Today is Easter. I grew up Episcopalian and during Lent, all of the celebration was deleted from the liturgy. In all the places where, during the rest of the year, we said “hallelujah,” the word was left out. I vividly remember my relief on Easter Sunday when the proclamation was back where it belonged in the familiar liturgy that I knew by heart, and I could joyfully and deliberately declare it once again. It meant that the dark weeks of Lent were over, the light and happiness flooded back in, and anything seemed possible.
I was thinking about that this morning and, as with most thoughts I think these days, how much of a parallel it held with my life now. How Lent was a time where life went on but with an overarching sadness and sacrifice that seemed to permeate everything. It’s why Easter was such a celebration, such a relief.
For me, now, it feels exactly the same way. It’s as if all of the “hallelujahs” have been removed from my life. I get up, show up, and walk through my day, sometimes with a face that defies what I’m feeling inside. I work out, put on makeup, work, cook, clean, and laugh at people’s jokes. But it’s all done without celebration. I’m constantly looking for the joy and most of the time I remember that it died (at least temporarily) when John died.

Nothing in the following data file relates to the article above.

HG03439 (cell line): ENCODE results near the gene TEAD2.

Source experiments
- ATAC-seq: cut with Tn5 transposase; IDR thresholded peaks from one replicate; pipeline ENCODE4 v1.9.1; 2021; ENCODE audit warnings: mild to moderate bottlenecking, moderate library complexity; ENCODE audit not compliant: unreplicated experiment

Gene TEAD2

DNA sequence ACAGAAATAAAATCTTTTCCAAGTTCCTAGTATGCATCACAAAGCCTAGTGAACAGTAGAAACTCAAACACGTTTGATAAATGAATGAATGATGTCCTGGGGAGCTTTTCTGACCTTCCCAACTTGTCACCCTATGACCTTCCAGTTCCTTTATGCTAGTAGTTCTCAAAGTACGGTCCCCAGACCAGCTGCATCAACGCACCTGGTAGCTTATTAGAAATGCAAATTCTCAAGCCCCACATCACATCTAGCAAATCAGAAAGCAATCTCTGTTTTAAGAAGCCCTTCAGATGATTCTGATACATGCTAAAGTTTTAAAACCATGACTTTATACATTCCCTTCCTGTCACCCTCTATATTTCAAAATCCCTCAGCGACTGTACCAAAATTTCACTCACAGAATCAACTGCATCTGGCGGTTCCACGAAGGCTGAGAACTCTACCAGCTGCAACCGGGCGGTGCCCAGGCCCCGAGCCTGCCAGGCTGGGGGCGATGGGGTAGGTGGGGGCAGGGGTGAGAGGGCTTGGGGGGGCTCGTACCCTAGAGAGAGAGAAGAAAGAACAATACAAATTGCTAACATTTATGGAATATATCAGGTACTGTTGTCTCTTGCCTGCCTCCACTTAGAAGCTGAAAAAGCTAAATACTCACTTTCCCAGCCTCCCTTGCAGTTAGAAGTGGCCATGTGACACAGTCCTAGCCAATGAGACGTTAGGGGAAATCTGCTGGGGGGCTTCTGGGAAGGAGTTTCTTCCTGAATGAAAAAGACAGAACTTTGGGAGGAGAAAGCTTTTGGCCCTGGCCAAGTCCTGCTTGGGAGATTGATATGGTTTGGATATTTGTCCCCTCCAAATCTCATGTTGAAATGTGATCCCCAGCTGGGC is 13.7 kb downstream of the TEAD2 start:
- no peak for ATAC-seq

Sometimes I feel ok and little glimmers of hope seep in, but then another wave of unexpected sadness hits and I’m back at ground zero again. It’s a pretty exhausting process, all in all, and I’ll be glad when I’m past it. It’s better than it was a few weeks ago and I’m hoping each week will bring a little more light and a little less sad. Most of the time, I’d rather be anywhere than where I am now, without John.
The thing about Lent is that there’s a defined end to it. You know you can circle that Easter Sunday date on the calendar and look forward to the celebration. If you give something up for Lent, you know it’s temporary. You literally see the light at the end of the tunnel. That’s what’s missing for me now. It’s why grieving is so hard, because there’s no way of knowing when you’ll feel true joy again, when you’ll feel like you’re in control again. I’m plugging back in and walking through my life knowing it will happen, but the not knowing when is foreign and very difficult.
Luckily, Easter also comes as Mother Nature ushers in spring. More light, warm sunshine, and a world exploding with color and life will, hopefully, begin to add a few “hallelujah” moments back into my life as well. I’m counting on it and looking for them every day.